So now that we figured out WHAT he had, we had to figure out the best way to treat it. Through more therapies he started walking finally at 26 months. He also was finally gaining some weight. He was considered failure to thrive for many many months and along the way we found out more bad news, he’s allergic to just about every type of food out there. Wheat/Gluten, Milk, Soy, Nuts, Citric Acid, Squash just to name a few. This made fattening him up a bit harder. We found Neocate Jr. and he finally started to pack on the pounds. Through his feeding therapist, nutritionist and speech therapist, we were able to finally get him eating some solid foods by 2 yrs old as well.

    Now onto the Apraxia. Some children have this alone, some have it in conjunction with Dyspraxia. Naturally, my son had to be Johnny Drama and have everything at once. πŸ˜‰ Now if you’ve made it this far into my post you are probably asking what the heck is Apraxia?? Again, I can point you to a wonderful site

    Childhood apraxia of speech (CAS) is a motor speech disorder. Children with CAS have problems saying sounds, syllables, and words. This is not because of muscle weakness or paralysis. The brain has problems planning to move the body parts (e.g., lips, jaw, tongue) needed for speech. The child knows what he or she wants to say, but his/her brain has difficulty coordinating the muscle movements necessary to say those words.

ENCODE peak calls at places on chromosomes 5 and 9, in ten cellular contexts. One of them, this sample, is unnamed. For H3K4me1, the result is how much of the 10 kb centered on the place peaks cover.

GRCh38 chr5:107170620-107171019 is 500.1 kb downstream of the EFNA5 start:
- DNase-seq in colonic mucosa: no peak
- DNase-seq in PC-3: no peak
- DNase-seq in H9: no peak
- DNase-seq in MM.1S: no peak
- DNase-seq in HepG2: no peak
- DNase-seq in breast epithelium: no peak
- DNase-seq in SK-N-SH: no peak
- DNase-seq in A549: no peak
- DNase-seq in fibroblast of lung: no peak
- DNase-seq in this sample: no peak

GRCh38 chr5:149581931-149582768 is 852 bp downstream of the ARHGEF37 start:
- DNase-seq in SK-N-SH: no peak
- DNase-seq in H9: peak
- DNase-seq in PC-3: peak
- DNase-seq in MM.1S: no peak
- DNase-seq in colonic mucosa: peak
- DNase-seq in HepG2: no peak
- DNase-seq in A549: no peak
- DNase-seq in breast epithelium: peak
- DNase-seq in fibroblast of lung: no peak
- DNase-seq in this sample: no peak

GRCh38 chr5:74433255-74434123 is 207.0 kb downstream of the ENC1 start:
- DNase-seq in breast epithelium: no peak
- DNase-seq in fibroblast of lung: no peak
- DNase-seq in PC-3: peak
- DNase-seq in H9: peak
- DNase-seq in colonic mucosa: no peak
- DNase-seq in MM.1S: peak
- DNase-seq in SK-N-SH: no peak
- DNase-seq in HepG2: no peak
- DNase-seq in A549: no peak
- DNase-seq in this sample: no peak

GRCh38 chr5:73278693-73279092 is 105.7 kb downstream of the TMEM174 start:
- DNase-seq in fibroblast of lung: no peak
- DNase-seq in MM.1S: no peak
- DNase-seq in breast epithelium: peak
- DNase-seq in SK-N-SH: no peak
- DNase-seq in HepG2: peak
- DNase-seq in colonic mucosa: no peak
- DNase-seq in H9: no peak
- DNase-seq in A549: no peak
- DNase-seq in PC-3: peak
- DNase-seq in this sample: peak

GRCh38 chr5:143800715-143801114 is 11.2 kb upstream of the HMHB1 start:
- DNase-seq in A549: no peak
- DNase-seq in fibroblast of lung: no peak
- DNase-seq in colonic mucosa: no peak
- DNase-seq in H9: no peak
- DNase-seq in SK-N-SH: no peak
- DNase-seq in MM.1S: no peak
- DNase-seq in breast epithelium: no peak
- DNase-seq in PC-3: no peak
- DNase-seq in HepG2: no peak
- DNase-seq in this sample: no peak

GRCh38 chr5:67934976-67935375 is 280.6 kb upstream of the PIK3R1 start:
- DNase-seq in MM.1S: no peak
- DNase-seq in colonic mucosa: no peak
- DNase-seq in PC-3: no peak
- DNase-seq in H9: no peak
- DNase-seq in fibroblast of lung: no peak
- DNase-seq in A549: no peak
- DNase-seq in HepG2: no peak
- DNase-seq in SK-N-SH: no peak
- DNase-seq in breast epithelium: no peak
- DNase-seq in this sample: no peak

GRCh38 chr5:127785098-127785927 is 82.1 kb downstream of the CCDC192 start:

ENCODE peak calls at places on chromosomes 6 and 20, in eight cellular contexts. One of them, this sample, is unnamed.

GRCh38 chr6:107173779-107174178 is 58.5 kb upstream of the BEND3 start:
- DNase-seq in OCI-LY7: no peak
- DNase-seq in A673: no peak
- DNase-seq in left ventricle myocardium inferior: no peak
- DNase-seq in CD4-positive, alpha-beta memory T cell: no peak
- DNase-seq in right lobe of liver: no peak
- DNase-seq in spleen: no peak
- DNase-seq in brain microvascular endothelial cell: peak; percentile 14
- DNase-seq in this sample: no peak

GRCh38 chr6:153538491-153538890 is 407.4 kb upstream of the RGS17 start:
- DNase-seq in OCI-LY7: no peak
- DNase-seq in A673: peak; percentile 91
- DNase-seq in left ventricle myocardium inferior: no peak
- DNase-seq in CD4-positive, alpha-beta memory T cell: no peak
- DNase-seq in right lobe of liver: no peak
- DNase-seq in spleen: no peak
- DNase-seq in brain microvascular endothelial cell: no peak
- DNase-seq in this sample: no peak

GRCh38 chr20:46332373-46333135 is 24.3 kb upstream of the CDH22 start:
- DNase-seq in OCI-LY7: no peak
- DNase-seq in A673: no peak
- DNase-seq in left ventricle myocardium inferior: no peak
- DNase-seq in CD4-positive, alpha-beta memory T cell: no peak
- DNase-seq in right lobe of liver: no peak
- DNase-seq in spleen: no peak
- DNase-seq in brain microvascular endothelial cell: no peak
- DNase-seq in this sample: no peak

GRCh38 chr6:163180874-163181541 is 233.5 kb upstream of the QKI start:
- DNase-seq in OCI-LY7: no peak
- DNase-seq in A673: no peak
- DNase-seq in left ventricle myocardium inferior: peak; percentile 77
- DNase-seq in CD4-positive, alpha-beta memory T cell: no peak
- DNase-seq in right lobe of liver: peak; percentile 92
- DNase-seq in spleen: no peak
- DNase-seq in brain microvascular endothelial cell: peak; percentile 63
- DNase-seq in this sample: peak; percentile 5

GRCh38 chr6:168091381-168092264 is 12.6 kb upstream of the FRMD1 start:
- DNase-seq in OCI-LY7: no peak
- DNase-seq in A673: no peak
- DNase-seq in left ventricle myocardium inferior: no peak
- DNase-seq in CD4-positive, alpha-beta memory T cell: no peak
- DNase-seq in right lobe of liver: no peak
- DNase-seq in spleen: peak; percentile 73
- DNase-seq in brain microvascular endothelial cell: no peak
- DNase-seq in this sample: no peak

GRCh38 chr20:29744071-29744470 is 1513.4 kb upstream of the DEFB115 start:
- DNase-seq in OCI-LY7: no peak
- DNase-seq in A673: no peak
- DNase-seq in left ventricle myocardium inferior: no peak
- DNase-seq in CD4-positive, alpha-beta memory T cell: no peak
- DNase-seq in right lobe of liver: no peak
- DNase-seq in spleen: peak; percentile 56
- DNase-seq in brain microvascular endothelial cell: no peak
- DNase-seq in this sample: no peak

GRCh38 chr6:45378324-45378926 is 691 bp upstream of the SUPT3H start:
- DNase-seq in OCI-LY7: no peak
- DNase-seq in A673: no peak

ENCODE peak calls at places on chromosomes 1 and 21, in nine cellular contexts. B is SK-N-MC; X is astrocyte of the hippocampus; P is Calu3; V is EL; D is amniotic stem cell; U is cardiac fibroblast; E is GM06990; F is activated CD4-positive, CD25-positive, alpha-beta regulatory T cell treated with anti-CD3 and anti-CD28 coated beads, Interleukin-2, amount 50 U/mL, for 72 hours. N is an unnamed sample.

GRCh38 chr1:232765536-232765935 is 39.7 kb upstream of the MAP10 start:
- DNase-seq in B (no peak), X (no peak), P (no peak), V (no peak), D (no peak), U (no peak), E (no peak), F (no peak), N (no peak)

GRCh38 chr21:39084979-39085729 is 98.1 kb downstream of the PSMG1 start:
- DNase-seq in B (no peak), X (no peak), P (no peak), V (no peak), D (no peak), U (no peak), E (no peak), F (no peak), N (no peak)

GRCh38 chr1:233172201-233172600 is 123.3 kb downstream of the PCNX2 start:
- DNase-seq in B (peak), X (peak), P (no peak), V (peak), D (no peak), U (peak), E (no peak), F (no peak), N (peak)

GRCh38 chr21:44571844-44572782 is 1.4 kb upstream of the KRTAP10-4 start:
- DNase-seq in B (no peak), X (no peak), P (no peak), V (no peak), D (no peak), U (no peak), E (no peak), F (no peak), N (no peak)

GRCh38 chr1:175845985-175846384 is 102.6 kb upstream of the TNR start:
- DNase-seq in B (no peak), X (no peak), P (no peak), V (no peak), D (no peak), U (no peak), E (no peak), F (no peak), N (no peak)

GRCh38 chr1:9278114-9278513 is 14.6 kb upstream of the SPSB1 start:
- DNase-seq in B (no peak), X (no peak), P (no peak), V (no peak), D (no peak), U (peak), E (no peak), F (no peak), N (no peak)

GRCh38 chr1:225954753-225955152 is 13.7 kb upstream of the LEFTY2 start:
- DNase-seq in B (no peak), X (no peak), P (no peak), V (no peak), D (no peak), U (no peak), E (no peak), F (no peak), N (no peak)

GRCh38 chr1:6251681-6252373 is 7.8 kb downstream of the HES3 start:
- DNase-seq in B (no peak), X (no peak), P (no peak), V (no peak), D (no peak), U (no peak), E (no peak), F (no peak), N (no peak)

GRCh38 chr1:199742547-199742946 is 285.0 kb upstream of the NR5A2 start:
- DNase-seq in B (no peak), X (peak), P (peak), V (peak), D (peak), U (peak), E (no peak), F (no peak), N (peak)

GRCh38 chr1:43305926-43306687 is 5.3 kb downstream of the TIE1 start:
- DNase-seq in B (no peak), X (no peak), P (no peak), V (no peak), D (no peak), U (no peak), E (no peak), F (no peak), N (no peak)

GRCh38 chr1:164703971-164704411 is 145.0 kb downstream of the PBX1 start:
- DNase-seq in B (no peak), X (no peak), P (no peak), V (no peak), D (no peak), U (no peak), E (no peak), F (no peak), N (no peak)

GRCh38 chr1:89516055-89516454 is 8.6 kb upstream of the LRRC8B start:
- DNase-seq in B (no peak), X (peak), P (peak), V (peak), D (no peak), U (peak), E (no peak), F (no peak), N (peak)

Okay, now that all that is said, I hope this helps the people out there googling for information about their kids. I was in that spot 18 months ago. Googling, talking to doctors, searching for answers. I hope that I can help point you in the right direction if you are concerned about your child. My number one piece of advice? Talk to your pediatrician, but with back-up. Have the information ready, and fight for what you think is right. Don’t feel defeated if one doc doesn’t agree with you, you can always as for a second opinion. I’m lucky in the fact that my husband is an MD, but anyone can fight for their kids. You are your kids #1 advocate.

    If you want/need anymore information on the above conditions, feel free to email me at I’d love to chat with you about it all!

    And the picture that started it all… My Yoga Master.




    • RC

      My daughter has apraxia/dyspraxia and progressed at about the same rate. She didn’t walk until 23 months, didn’t start talking until 4 1/4 years.

      But you are absolutely right, you are your child’s number one advocate. Often children with apraxia/dispraxia are lumped into autism spectrum, if it gets you services, let them do it but inform the therapists of his condition.

      We’ve been very fortunate that most of our daughter’s therapists have been AWESOME. She’s now 5 1/2 and has taught herself to read, in kindergarten she’s reading at a 3rd grade level! Her motor skills have vastly improved as well, while she has a long long road to go still she’s well on her way.

      Not to completely freak you out, but also look into Benign Rolandic Epilepsy. It’s our daughter’s final diagnosis and most likely the cause of her praxias. There have been several studies linking the two recently and it’s difficult to detect as the seizures only occur while sleeping and are typically only facial, not grand mal.

    • ColoradoMoms